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Episcopal Church wins long-fought lawsuit over control of historic churches in Virginia
("Associated Press," January 11, 2012)

Fairfax, USA - The Episcopal Church should be restored as the owner of several historic churches in Virginia, a judge has ruled, years after the denomination was essentially evicted by local congregations dismayed with Episcopal leadership’s liberal theology.

In a 113-page ruling issued Tuesday night, Fairfax County Circuit Court Judge Randy Bellows reversed a ruling he made in 2008 giving custody to the conservative congregations. The Virginia Supreme Court overturned that ruling and ordered a new trial.

At issue is ownership of seven Virginia churches, including two prominent, historic congregations that trace their roots to George Washington: Truro Church in Fairfax and The Falls Church, for which the city of Falls Church is named.

The disputes within the Episcopal Church have raged openly since 2003, when the denomination consecrated an openly gay bishop in New Hampshire. The issues have since broadened to a range of theological issues, including fundamental interpretations of Scripture.

The lawsuit itself has been winding its way through the courts since 2007, shortly after Truro and The Falls Church voted overwhelmingly in December 2006 to break away from The Episcopal Church and align with more conservative groups within the Anglican church.

The Episcopal Church, with about 2 million members, is a U.S. affiliate of the Anglican Communion, which has 77 million members worldwide. Many of the international branches in the Anglican church, especially those in Africa, take more conservative views and have supported congregations in the U.S. that have broken away from The Episcopal Church.

Bellows’ initial ruling hinged on interpretation of a unique law in Virginia dating to the Civil War era governing ownership of churches whose congregations and denominations were split over the issue of slavery. But the Virginia Supreme Court ruled that the law did not apply to this dispute, and ordered Bellows to settle the issue on more mundane issues of contract and real estate law.

Henry Burt, secretary for the Episcopal Diocese of Virginia, said Bellows’ ruling Tuesday was one of several across the nation in recent months where similar disputes have been settled in favor of The Episcopal Church. Last year, state supreme courts in Connecticut and Georgia ruled in favor of The Episcopal Church. Last month, Episcopalians in Savannah moved back into the historic Christ Church in Savannah for the first time since 2007 after a breakaway conservative congregation vacated the building in light of the court ruling.

It is unlikely, though, that the Episcopalians in Virginia will be able to return to their churches in the immediate future. The judge still has to construct a final order to put Tuesday’s ruling into effect, which will be complicated: It involves 42 separate deeds, as well as sorting out various personal property within the church. The one minor victory Bellows gave to the conservative congregations was that they could keep any donations and personal property associated with the churches that they acquired since the split.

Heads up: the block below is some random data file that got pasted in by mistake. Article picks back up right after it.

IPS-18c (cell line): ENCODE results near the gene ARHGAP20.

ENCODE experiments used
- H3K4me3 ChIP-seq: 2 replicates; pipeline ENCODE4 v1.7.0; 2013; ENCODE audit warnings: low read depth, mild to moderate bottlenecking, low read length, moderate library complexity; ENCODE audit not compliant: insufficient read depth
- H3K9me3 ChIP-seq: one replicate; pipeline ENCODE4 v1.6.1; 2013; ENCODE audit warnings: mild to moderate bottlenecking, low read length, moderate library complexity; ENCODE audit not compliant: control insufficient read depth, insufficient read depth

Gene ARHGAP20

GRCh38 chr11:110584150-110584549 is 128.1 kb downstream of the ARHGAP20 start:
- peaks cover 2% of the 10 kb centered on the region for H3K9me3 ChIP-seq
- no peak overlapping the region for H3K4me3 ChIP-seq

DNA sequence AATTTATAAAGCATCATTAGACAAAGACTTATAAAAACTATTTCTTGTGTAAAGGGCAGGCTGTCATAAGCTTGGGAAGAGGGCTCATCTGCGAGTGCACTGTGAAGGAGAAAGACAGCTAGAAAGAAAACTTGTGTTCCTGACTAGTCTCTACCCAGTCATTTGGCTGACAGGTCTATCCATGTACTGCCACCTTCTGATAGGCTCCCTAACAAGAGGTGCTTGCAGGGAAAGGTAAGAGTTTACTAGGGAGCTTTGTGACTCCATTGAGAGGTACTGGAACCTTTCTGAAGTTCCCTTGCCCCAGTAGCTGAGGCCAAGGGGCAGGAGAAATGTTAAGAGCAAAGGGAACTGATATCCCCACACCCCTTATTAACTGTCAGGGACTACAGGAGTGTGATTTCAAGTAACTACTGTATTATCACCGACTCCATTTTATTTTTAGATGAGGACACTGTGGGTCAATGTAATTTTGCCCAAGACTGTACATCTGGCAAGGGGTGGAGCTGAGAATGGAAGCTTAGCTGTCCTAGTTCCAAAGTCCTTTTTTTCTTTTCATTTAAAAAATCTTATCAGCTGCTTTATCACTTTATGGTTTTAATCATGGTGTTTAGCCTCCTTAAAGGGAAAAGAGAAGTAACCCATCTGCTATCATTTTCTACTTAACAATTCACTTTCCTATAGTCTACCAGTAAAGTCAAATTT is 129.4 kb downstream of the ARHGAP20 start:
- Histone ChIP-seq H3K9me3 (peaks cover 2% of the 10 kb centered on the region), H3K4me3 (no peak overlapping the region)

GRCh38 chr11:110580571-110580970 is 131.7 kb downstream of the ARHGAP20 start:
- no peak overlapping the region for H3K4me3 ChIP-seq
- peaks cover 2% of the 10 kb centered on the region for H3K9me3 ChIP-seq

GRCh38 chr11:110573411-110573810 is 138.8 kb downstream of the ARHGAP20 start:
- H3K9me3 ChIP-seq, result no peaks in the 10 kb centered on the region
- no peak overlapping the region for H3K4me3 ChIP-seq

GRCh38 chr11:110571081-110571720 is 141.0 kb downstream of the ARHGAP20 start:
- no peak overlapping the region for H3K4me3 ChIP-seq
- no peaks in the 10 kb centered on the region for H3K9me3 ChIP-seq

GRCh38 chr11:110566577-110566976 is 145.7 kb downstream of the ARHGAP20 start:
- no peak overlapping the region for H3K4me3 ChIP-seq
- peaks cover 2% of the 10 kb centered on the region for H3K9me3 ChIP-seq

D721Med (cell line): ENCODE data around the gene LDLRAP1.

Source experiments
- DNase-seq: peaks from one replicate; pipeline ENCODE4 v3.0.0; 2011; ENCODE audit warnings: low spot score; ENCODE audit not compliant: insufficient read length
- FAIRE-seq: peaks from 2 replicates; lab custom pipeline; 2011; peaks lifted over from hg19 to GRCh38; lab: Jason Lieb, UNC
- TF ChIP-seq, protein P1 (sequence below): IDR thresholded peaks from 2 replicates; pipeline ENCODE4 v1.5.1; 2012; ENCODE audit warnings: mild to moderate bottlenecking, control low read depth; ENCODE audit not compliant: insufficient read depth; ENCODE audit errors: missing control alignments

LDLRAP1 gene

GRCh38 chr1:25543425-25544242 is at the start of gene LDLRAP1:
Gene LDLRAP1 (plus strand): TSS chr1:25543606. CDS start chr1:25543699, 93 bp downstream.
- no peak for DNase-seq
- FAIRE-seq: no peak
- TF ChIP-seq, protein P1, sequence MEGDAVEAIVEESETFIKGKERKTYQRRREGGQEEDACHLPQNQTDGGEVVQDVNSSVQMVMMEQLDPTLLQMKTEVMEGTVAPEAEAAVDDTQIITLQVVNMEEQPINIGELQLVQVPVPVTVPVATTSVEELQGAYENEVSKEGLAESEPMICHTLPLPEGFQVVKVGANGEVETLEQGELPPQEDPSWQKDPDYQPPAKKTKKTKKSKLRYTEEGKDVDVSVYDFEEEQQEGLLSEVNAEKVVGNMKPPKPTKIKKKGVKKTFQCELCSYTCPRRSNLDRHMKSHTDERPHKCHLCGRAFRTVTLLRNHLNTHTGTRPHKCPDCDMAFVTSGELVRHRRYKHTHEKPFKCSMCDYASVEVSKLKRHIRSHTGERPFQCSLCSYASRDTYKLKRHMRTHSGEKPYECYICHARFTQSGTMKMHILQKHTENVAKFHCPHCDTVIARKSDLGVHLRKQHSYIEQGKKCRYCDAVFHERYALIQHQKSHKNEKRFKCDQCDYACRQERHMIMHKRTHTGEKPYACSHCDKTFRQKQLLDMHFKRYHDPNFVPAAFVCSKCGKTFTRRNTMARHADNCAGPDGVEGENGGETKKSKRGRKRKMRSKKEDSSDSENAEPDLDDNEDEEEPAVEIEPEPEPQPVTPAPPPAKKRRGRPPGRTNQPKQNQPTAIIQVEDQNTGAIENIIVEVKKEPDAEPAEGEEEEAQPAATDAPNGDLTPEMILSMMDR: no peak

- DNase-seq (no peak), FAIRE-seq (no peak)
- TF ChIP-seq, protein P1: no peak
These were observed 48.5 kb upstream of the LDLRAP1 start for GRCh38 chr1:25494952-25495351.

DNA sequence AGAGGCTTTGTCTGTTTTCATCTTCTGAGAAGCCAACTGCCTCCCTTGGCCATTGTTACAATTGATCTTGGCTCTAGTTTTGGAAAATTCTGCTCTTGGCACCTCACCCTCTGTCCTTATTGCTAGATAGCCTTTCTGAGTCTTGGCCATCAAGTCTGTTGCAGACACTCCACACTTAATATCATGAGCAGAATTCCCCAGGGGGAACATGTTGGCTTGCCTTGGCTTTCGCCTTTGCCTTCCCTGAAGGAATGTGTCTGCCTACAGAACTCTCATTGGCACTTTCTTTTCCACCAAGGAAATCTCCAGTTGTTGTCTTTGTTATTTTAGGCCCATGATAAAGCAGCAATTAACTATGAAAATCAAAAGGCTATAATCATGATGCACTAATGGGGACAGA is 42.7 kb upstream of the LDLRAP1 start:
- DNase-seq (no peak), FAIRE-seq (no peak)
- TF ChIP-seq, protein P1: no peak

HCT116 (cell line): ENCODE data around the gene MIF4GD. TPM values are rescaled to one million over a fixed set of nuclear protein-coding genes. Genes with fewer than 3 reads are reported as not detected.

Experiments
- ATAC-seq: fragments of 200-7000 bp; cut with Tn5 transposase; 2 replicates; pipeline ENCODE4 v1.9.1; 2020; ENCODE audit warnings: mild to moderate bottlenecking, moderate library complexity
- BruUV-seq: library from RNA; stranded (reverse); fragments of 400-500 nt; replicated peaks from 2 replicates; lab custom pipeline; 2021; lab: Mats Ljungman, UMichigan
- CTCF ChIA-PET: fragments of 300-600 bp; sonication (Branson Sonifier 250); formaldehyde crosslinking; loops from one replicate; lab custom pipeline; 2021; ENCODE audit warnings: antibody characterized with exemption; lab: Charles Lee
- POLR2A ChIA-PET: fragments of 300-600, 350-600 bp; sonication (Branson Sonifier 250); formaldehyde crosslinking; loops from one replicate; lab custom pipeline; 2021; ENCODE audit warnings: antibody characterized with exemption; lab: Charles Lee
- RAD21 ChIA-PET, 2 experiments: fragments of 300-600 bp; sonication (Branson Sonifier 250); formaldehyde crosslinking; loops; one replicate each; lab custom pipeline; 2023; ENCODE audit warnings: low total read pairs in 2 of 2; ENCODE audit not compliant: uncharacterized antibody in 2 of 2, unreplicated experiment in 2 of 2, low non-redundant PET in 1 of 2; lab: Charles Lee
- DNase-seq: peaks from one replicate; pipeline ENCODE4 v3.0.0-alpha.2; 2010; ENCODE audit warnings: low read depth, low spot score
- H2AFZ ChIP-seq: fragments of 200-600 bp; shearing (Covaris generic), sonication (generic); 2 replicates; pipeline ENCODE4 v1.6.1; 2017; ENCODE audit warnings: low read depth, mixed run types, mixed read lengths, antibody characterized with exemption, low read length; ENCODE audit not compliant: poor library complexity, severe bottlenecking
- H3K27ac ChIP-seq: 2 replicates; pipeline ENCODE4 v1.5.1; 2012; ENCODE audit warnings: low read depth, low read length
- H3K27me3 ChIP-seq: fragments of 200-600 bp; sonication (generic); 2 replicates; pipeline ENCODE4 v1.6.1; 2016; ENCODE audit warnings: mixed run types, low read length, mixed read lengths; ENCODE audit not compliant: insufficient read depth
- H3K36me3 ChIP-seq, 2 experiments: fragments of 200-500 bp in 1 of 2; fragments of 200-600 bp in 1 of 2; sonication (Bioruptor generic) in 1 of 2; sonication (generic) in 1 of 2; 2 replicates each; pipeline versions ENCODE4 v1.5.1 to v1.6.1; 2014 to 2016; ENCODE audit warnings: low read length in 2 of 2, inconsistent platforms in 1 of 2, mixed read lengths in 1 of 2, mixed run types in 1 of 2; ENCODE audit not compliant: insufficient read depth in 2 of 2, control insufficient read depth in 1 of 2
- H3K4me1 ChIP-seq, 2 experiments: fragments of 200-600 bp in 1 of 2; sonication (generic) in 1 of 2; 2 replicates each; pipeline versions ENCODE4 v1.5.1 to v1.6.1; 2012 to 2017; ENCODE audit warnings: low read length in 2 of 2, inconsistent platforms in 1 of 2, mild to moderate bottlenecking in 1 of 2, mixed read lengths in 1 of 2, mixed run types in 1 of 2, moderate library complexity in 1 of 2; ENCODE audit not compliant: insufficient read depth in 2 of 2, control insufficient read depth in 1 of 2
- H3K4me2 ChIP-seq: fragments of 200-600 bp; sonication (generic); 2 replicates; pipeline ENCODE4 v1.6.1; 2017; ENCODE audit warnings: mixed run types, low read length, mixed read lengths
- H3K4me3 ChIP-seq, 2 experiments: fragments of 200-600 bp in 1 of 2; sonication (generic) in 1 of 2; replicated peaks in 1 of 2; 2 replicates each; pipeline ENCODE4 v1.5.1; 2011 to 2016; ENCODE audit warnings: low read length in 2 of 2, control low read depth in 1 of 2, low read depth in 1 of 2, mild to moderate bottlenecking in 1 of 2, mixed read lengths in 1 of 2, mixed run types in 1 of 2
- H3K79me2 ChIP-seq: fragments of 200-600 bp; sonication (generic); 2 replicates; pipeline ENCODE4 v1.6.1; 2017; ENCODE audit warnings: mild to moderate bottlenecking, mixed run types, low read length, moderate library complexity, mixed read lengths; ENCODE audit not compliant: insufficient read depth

And if the Anglican churches appeal, Bellows could conceivably stay his order from taking effect while the appeal goes forward. Jim Oakes, a spokesman for the seven congregations, said it’s too early to say whether the congregations will appeal.

If Bellows’ ruling stands, Burt said the Episcopal Church will welcome back all congregants, including those who voted to break away.

“The tagline of the church for the last 30 years has been ‘The Episcopal Church Welcomes You,’ and that has never been more true than it is today,” Burt said.

Oakes, though, said he would be very surprised if congregants chose to return to Episcopal worship. While the congregations have a great affinity for their houses of worship, he said the underlying theological fracture is too severe.

“We didn’t separate over a dispute about the color of the draperies,” he said. “These are very serious issues.”

The years-long litigation has been expensive for all involved. The Episcopal Diocese of Virginia has lost congregations that collectively contributed $10.4 million directly to the diocese in the 20-year period before the dispute erupted.

And the breakaway congregations have spent millions of dollars in legal fees. Warren Thrasher, executive director at Truro, said the 1,200 members of that church alone have spent roughly $2 million on legal bills, raised through a legal defense fund kept separate from the rest of the church’s ministry.

Since the litigation was filed in 2007, several smaller breakaway congregations reached settlements with the diocese.

The bishop of the Episcopal Diocese of Virginia, Shannon Johnston, said that “while we are grateful for the decision in our favor, we remain mindful of the toll this litigation has taken on all parties involved, and we continue to pray for all affected by the litigation.”

The rector at The Falls Church — John Yates, who was defrocked by The Episcopal Church but is recognized as a minister by the conservative Anglican congregations — said in a statement that “the core issue for us is not physical property, but theological and moral truth and the intellectual integrity of faith in the modern world.”


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